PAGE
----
Successful investing is about managing risk, not avoiding it. – Benjamin Graham
As we start this financial year, we already know we are in for a bumpy ride. During this phase of heightened uncertainty, RBI’s monetary policy will be an important tool to get our economy out stronger and stable.
Recently, RBI announced a mammoth stimulus of 3.7L Cr in its effort to tackle economic challenges arising due to this Covid-19 pandemic. As with all key policy actions, their ripple will lead to multiple second and third level effects. One such effect is already starting to show in the Fixed Income / Debt markets. Fixed Income markets have historically seen rate cuts during periods of growth slowdown. An analysis of previous crisis shows that rate cuts of an upto 5% were required. This in India’s current context means close to 0% repo!
Even if we cannot imagine the future FD rate in this context, think of it this way – post recent RBI policy banks get access to 1L cr at below 4.5% rate for 1-3Y. In a situation where banks have cheaper capital access and rates are expected to remain low in the near to medium term, can be simply extrapolated to FD rates. In this context, Banks have cut Fixed deposit interest rates. Simultaneously, the Government has also announced sharp cuts to their savings schemes (incl. PPF, SCSS, NSC etc.)
With even 3Y Bank FD now yielding 5.7-6%, the returns of investors have come down to ~4.0% on post tax basis (assuming 30% tax slab). This is at a time when our equities are already down and need 1-2 years to recover. Accordingly, it is a good time to consider diversifying our Fixed Income investments and add allocation to Debt Mutual Funds.
Why Debt MFs?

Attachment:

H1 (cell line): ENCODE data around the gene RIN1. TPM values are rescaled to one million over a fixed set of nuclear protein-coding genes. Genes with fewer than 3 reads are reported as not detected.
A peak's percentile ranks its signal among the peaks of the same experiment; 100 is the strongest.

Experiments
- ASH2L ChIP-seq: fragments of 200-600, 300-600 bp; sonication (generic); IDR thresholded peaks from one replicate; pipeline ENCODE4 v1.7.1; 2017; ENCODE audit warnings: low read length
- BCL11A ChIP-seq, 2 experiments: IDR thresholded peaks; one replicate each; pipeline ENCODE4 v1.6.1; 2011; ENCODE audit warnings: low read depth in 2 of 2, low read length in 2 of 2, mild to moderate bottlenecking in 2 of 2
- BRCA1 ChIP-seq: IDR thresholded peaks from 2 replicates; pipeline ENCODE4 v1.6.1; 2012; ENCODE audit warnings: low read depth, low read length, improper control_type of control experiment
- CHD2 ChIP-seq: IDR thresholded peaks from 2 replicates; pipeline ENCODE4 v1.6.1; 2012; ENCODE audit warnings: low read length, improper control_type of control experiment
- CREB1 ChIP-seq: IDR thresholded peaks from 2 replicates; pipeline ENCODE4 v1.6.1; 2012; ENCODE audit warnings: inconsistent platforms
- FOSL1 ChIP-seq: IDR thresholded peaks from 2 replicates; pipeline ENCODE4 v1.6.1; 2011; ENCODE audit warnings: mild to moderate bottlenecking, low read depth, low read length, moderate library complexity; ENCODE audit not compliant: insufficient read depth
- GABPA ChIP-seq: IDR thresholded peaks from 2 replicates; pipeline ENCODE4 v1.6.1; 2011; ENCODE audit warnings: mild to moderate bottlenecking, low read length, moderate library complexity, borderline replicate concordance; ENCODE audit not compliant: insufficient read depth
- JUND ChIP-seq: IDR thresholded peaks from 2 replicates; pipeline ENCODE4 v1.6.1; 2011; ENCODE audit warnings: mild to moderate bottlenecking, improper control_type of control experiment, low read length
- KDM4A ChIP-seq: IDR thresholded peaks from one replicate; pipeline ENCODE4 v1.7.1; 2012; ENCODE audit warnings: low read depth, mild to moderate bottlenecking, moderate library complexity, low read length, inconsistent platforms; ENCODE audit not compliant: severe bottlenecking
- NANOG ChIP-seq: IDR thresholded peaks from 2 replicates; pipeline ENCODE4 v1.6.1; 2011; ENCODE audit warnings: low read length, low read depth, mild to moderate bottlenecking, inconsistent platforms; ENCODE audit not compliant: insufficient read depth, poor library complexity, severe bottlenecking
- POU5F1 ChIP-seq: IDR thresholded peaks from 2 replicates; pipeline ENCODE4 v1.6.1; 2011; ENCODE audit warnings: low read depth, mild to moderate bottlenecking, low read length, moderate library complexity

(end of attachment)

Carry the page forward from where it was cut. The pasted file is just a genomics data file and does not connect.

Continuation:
We look at a comparison basis key parameters that one considers while doing an FD.
- As discussed with FDs, post tax returns are now ~4%.
- There is also a cash flow impact due to quarterly TDS and year end tax outflows
- On the other hand, Mutual funds are taxed only on redemption and at a lower rate with indexation benefit if held over 3 yrs (effective tax rate comes to ~11%)To put this in context, a FD of ₹10L at the end of 3Y will give interest of ₹1.3L on maturity (post tax), while a Debt fund of similar credit quality will give gains of ₹1.7L
- Bank FDs have a deposit insurance of upto ₹5L. Here, the important part to remember is this ₹5L is cumulative limit for all deposits of an individual with a bank.
- Mutual funds approach risk management through diversification and analysing each business groups.
- Each scheme can have 10-100 different issuers with SEBI defined limits to sector and issuer exposure.
- We add a layer of our analysis, to pick the safer funds and have a track record of seeing no loss due to default even during 2018-19 NBFC crisis.
- Bank FDs provide option to break the deposit with immediate liquidity subject to premature withdrawal penalty.
- Debt Mutual funds credit the proceeds of redemption in 1-2 working days
- Our recommended list of funds do not have any exit charges irrespective of holdings period
Market inconsistencies can be tricky to tap and risk evaluation matrix is what define who will end up better off at the end. Each time a crisis strikes, it leads to new learning and smart investor tend to lead the way by making shrewd choices.
Now is the time to be smart and act swiftly.